From now on, the product development process is up to the software development engineers. They will set up the environment for data storage and build the business logic in addition to the interface. It’s important to keep focused on the core features instead of diving into endless technical improvements. You don’t need the most advanced product, you just need a product that resonates with your customer and improves customer experience

6. Testing

When an app takes extra seconds to load or spits out nasty errors, users become annoyed and distracted or even think about switching to a competitor. The quality assurance team should perform a series of manual and automated tests to ensure the quality of code and user experience, including functional, load, compatibility, performance, and security testing.

7. Deployment and maintenance

It’s time to move the newly built and tested product to a production environment where end-users can see and try it out. The CI/CD product development methodology helps increase delivery speed and security throughout the bug fixes and fine-tune ups. At this stage, you’re free to improve or add new product features and upgrade performance according to the customer’s feedback. 

Product development methodologies: which one to choose

Choosing the right product development methodology depends upon your organization’s structure, team size, business model, its goals, and other factors. Let’s take a look at the most widespread approaches to software development. 

→ More about Software Product Development Methodologies: Pros and Cons

Waterfall product development process

Waterfall is considered an old-school product development method that requires plenty of documentation upfront. The product development process steps usually follow this sequence: 

  1. Define the project’s scope
  2. Analyze the requirements
  3. Design
  4. Implement
  5. Test
  6. Deploy
  7. Support

While Waterfall can work for projects with clear and simple requirements, it lacks flexibility, as the next stage starts only when the previous one is finished, leaving no room for mistakes or changes. 

Feature-driven development

As a client-centered approach to product development, FDD focuses on delivering the working software in two-week iterations. The feature-driven product development methodology contains five steps: 

  1. Develop a product model
  2. Define features
  3. Plan
  4. Design by feature
  5. Build by feature

Although FDD displays an efficient response to change, its two-week rule creates limitations to developing more complex features.

Lean

Lean product development enables building products faster with less waste. It improves the traditional workflow by eliminating the communication pit-falls that divide teams and departments. Lean development follows five basic principles:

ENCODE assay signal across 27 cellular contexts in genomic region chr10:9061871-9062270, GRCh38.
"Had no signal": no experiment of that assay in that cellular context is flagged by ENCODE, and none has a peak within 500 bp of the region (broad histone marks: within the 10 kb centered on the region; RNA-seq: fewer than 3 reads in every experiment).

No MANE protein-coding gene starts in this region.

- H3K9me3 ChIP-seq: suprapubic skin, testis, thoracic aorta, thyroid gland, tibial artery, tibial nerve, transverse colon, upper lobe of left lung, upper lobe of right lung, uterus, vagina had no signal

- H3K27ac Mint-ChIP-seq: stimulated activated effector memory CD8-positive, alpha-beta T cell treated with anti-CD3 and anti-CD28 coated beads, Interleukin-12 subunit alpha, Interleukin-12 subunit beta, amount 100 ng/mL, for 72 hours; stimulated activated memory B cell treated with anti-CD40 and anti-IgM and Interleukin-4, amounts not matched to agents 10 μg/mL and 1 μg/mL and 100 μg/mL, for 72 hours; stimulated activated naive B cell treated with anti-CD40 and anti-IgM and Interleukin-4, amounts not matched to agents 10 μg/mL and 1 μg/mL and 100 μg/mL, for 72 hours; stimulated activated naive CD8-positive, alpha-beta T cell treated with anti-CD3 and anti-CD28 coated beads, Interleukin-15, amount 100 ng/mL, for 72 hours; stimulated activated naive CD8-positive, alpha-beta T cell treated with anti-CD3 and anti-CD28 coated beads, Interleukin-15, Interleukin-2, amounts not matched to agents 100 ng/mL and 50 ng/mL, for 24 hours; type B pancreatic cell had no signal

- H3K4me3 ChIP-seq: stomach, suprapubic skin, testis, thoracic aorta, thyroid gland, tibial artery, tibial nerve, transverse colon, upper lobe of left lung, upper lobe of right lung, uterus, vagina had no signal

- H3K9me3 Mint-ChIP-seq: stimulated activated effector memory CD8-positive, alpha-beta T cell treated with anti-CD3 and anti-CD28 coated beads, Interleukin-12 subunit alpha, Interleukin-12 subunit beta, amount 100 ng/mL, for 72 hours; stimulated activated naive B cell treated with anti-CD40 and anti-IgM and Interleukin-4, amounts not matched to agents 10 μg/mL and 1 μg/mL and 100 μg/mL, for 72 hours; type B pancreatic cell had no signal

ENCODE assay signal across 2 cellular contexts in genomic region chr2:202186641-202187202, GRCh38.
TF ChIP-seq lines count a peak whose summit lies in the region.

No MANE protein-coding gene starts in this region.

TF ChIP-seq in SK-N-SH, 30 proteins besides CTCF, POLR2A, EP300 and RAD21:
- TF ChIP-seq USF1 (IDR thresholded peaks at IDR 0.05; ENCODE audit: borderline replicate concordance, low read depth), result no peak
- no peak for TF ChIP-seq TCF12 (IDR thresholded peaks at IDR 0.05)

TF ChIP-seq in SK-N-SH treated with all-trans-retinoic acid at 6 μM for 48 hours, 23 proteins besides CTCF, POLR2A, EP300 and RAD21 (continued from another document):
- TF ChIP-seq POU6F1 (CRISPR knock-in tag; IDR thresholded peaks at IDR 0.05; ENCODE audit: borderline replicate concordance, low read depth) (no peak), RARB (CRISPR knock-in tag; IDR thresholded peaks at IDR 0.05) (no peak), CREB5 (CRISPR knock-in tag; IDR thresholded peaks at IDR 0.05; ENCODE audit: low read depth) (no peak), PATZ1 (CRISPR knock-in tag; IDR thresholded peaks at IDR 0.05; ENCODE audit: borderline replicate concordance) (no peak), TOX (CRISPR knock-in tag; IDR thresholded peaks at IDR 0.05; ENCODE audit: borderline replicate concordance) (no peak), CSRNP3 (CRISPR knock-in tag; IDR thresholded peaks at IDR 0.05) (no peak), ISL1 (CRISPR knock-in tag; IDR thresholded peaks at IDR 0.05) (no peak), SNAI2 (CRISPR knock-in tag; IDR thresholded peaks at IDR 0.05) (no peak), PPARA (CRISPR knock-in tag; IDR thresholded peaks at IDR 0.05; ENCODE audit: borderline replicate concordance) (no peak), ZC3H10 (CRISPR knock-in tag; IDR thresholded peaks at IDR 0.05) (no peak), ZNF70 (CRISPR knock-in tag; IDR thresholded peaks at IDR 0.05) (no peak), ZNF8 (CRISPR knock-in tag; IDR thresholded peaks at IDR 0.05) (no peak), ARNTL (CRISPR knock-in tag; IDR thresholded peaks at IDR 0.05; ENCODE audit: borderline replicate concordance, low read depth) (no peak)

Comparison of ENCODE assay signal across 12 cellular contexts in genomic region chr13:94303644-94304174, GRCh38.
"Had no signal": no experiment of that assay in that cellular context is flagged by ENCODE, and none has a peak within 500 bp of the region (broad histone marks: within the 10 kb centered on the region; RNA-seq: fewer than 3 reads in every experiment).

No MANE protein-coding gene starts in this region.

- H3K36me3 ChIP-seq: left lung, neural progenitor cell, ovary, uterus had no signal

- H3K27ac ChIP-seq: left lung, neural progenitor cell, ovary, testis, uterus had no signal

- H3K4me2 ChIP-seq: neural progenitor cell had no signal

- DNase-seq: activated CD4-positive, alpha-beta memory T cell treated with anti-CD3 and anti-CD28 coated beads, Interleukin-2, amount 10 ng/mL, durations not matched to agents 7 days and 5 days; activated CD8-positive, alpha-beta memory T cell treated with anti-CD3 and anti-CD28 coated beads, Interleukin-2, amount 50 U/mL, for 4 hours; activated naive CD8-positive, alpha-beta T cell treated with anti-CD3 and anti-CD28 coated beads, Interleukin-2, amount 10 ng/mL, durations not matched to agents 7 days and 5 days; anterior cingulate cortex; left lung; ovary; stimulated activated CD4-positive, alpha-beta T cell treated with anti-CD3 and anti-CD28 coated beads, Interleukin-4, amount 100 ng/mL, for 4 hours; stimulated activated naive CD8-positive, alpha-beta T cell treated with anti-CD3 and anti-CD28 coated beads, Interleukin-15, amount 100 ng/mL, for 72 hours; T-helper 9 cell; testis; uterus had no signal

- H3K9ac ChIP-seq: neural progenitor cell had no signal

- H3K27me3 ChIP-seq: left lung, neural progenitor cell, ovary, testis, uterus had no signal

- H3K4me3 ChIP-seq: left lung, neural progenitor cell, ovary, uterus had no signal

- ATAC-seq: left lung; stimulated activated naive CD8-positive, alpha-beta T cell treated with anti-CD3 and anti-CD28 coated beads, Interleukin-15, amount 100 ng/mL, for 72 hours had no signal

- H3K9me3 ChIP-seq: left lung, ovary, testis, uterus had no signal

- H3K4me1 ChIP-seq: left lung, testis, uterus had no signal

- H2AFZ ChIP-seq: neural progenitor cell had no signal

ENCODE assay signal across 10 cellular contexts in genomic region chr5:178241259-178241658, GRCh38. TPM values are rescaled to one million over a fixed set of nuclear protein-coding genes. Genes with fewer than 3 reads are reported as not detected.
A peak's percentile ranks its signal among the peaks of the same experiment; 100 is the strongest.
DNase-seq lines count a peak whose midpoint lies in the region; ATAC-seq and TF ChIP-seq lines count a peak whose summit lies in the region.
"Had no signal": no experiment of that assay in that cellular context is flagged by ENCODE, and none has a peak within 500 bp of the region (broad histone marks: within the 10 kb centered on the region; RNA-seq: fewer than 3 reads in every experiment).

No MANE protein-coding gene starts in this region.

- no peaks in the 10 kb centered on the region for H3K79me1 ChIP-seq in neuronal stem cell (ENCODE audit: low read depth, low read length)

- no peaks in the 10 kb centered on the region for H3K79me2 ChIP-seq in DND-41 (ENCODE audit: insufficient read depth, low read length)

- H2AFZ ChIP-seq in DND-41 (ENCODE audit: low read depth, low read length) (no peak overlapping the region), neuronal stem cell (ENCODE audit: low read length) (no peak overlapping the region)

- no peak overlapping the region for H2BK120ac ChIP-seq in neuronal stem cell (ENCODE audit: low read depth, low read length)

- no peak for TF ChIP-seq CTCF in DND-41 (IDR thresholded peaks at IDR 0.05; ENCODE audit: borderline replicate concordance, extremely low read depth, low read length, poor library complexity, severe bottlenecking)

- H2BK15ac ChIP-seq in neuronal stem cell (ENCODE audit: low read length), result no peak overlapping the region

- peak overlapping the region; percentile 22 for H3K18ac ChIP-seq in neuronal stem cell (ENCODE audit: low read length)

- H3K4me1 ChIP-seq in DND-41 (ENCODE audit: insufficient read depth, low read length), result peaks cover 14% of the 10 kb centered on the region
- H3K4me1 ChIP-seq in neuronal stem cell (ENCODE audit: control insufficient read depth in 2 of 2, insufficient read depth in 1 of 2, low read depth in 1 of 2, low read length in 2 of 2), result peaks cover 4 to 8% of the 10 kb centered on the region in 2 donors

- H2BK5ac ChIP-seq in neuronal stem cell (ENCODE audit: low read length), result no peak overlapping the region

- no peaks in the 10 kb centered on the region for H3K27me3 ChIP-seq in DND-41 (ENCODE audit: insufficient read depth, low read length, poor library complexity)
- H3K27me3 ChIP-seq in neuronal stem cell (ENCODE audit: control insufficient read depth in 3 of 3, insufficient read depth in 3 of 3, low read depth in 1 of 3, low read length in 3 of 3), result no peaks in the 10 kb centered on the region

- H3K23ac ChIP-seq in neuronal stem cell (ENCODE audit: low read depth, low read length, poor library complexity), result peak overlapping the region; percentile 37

1. Eliminate waste
  2. Deliver value
  3. Manage the production pipeline
  4. Self-organize
  5. Cultivate knowledge

By adopting the Lean principles, product development companies can shorten development cycles and lower development costs. 

Agile

The Agile product development methodology is free of rigid frameworks, enabling changes and updates at any development stage. Agile divides the whole process into short time slots (sprints), promising a quick response to the client’s feedback. 

Putting client satisfaction first, Agile promotes in-team collaboration for the continuous delivery of new features and improvements.

→ Explore  SAFE: Digital Transformation with speed and scale

Who is involved in new product development?

The future of every company relies on keeping pace with the market. The development of a new product involves a huge portion of optimism but it takes a thorough preparation, meticulous analysis, established processes and oftentimes, especially today, within a shared digital economy – a trusted partner specifically operating in  a certain business category. A correct view of the individual project goal and its skilled implementation gets a fair chance to get a jump on the  competition or even set a new industry standard. A well-organized product development process accelerates the product quality and pipeline,  whether in businesses like financial services and pharmaceuticals, or more dynamic ones like IT. At Avenga, we can shape the most effective product development methods to fit your business objectives. From building POCs and MVPs to end-to-end outsourced software product development services, we are dedicated to making sure we deliver tangible business value to our clients.